The Sandwich Enzyme-Linked Immunosorbent Assay (ELISA) is a veritable powerhouse in the realm of medical research and diagnostics. This technique employs two antibodies, one of which is immobilized on a solid surface, while the other is labeled with an enzyme. The principle behind this assay is to first capture the target protein of interest using a solid phase antibody, and then detect the bound protein via a labeled detection antibody.
Typically, the solid phase antibody is coated onto the surface of a microtiter plate, while the detection antibody is labeled with an enzyme, such as horseradish peroxidase (HRP) or alkaline phosphatase (AP). In practice, the sandwich ELISA commences with the addition of the sample containing the protein of interest to the coated microtiter plate. This is then followed by washing to rid the plate of any unbound material, thus leaving only the protein of interest bound to the immobilized antibody.
Next, the labeled detection antibody is introduced into the plate and allowed to bind to the captured protein. After yet another washing step, a substrate for the enzyme is added, which elicits a color change in the presence of the enzyme. The intensity of the color produced is directly proportional to the amount of protein present in the sample.
The sandwich ELISA boasts a litany of advantages over other immunoassays. For one, it is highly specific, meaning it can detect only the protein of interest in a complex mixture of proteins with great accuracy. It is also highly sensitive, with a detection limit as low as a few picograms per milliliter of sample. Finally, it is relatively simple and inexpensive, rendering it a popular choice for a wide range of applications.
Figure 1. The sandwich ELISA.
The sandwich ELISA has several uses, including the diagnosis of illnesses. It can be used to detect particular diseases by identifying particular proteins in blood or other physiological fluids. For instance, the detection of troponin in blood can be used to diagnose a heart attack whereas the detection of prostate-specific antigen (PSA) in blood can be used to diagnose prostate cancer.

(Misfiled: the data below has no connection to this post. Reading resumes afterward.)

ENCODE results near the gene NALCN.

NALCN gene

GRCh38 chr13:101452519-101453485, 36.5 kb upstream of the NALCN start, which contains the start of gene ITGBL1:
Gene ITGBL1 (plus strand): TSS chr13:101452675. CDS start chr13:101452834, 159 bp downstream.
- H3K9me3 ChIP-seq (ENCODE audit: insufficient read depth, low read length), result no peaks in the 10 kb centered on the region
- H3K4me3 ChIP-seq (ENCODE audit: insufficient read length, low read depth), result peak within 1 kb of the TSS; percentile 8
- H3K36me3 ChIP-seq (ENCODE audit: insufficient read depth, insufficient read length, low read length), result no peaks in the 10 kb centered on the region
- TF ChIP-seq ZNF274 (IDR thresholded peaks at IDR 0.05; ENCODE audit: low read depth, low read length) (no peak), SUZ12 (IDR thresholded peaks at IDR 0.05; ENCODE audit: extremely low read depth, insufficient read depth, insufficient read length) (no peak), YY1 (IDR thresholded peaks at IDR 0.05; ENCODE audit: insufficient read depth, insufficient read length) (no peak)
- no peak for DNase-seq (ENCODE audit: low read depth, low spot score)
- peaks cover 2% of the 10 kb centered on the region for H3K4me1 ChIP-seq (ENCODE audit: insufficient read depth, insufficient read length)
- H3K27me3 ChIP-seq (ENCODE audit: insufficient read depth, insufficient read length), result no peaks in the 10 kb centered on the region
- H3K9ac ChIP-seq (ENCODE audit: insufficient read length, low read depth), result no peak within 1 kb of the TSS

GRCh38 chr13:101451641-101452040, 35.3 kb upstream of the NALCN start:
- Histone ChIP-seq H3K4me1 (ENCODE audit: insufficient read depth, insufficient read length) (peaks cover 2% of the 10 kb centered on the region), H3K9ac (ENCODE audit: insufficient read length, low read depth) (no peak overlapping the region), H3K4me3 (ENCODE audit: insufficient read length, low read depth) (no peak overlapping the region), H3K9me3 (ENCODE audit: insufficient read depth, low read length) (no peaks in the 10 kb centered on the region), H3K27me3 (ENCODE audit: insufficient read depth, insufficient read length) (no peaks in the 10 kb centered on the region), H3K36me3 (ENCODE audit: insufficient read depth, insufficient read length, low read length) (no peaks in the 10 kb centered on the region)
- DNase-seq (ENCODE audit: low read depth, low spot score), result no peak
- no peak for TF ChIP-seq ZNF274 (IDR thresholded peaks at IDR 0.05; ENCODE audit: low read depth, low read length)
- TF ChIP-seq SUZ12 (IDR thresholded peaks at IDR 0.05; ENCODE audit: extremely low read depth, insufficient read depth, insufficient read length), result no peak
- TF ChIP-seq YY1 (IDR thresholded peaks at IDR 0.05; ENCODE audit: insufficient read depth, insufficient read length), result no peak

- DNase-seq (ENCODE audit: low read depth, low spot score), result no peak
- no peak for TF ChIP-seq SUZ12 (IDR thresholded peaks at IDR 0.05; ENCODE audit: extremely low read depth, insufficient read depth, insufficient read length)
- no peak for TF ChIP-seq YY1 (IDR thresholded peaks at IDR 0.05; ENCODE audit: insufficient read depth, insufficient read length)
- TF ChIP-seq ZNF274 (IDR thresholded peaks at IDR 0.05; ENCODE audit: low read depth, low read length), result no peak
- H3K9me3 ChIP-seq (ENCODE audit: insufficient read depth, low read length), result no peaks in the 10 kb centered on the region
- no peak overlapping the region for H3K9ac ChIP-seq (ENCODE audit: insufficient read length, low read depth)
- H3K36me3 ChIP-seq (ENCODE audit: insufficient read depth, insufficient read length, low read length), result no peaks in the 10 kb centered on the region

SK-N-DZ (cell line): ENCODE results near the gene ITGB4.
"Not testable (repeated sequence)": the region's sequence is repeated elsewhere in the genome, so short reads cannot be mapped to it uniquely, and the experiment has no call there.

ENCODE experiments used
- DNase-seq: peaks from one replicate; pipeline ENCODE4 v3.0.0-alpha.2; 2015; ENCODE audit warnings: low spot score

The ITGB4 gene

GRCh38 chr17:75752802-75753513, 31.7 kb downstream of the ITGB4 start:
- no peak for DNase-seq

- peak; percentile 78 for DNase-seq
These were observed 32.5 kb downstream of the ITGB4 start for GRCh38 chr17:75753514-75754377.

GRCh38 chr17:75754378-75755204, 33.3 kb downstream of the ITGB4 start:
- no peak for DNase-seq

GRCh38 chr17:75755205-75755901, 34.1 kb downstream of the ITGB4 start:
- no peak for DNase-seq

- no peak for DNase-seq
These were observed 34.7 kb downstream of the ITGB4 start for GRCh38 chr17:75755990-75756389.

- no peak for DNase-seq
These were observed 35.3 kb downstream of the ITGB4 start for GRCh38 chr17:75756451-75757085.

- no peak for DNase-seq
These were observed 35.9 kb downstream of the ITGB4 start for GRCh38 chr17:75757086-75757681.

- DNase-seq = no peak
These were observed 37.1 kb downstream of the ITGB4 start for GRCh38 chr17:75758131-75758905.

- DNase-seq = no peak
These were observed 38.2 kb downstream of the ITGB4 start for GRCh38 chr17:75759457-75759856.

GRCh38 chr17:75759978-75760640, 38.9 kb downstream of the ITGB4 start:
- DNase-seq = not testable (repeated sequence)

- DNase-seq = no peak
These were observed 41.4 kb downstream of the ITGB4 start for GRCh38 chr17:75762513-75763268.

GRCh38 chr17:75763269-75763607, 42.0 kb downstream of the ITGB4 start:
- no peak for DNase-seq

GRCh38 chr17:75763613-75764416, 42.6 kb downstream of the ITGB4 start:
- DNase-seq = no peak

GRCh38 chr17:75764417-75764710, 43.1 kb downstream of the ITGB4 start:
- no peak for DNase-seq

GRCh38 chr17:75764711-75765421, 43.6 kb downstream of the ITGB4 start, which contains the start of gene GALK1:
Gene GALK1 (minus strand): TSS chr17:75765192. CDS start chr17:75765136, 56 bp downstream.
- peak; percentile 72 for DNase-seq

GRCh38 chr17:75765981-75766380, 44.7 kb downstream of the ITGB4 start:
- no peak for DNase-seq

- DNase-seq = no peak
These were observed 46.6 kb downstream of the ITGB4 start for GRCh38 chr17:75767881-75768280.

The sphere of biotechnology is where the sandwich ELISA has another significant use. This method can be used to estimate the amount of a certain protein that a cell or organism produces. This has enormous potential for improving protein synthesis procedures or researching the control of gene expression. It may also be used to discover novel protein-protein interactions, which is useful for deciphering the mechanisms behind diverse biological processes.
Despite its many advantages, the sandwich ELISA does have some limitations. One of the main limitations is that it requires two antibodies that recognize different epitopes on the protein of interest with high specificity. If suitable antibodies are not available, the technique cannot be used. Additionally, the binding of the protein of interest to the solid phase antibody may be impacted by the conditions used for coating the microtiter plate, which could affect the accuracy and reproducibility of the results.
In conclusion, the sandwich ELISA is a powerful and versatile technique for the detection and quantification of specific proteins in biological samples. Its high specificity, sensitivity, and relative simplicity make it a popular choice for a wide range of applications, including disease diagnosis and biotechnology research. However, its reliance on specific antibodies and potential issues with plate coating must be taken into account when designing and interpreting experiments.